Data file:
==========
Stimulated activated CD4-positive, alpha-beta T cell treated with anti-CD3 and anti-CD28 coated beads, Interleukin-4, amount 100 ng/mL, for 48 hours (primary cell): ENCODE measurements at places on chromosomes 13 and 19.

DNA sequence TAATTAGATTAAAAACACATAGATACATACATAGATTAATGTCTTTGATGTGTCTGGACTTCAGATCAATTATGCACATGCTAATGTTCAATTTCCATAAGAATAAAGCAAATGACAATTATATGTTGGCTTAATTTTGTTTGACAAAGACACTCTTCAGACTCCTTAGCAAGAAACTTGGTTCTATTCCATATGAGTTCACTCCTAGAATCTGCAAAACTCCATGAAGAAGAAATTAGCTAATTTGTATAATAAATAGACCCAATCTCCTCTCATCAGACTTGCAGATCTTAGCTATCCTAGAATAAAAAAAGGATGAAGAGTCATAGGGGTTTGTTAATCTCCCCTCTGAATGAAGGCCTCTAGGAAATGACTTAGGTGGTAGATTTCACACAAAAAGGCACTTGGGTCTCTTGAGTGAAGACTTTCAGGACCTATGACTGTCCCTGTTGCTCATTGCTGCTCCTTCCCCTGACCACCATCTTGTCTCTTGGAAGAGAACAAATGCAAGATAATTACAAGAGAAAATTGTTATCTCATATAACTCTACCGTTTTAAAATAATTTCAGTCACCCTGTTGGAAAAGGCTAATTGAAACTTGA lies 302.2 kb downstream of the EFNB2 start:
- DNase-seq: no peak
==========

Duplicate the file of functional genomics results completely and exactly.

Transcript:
Stimulated activated CD4-positive, alpha-beta T cell treated with anti-CD3 and anti-CD28 coated beads, Interleukin-4, amount 100 ng/mL, for 48 hours (primary cell): ENCODE measurements at places on chromosomes 13 and 19.

DNA sequence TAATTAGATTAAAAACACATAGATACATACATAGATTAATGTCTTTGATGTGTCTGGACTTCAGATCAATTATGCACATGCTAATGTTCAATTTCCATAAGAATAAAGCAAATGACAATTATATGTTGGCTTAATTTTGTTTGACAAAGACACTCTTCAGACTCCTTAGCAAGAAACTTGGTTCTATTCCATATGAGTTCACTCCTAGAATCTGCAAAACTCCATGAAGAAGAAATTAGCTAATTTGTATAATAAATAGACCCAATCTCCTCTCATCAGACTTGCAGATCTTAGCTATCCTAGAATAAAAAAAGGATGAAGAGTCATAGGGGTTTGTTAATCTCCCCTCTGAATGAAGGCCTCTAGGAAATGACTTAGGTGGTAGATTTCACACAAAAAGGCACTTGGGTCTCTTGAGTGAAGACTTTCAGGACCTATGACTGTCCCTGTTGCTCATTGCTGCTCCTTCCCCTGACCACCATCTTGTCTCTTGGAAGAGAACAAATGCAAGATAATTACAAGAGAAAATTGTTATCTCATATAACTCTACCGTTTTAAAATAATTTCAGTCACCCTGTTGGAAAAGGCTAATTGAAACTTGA lies 302.2 kb downstream of the EFNB2 start:
- DNase-seq: no peak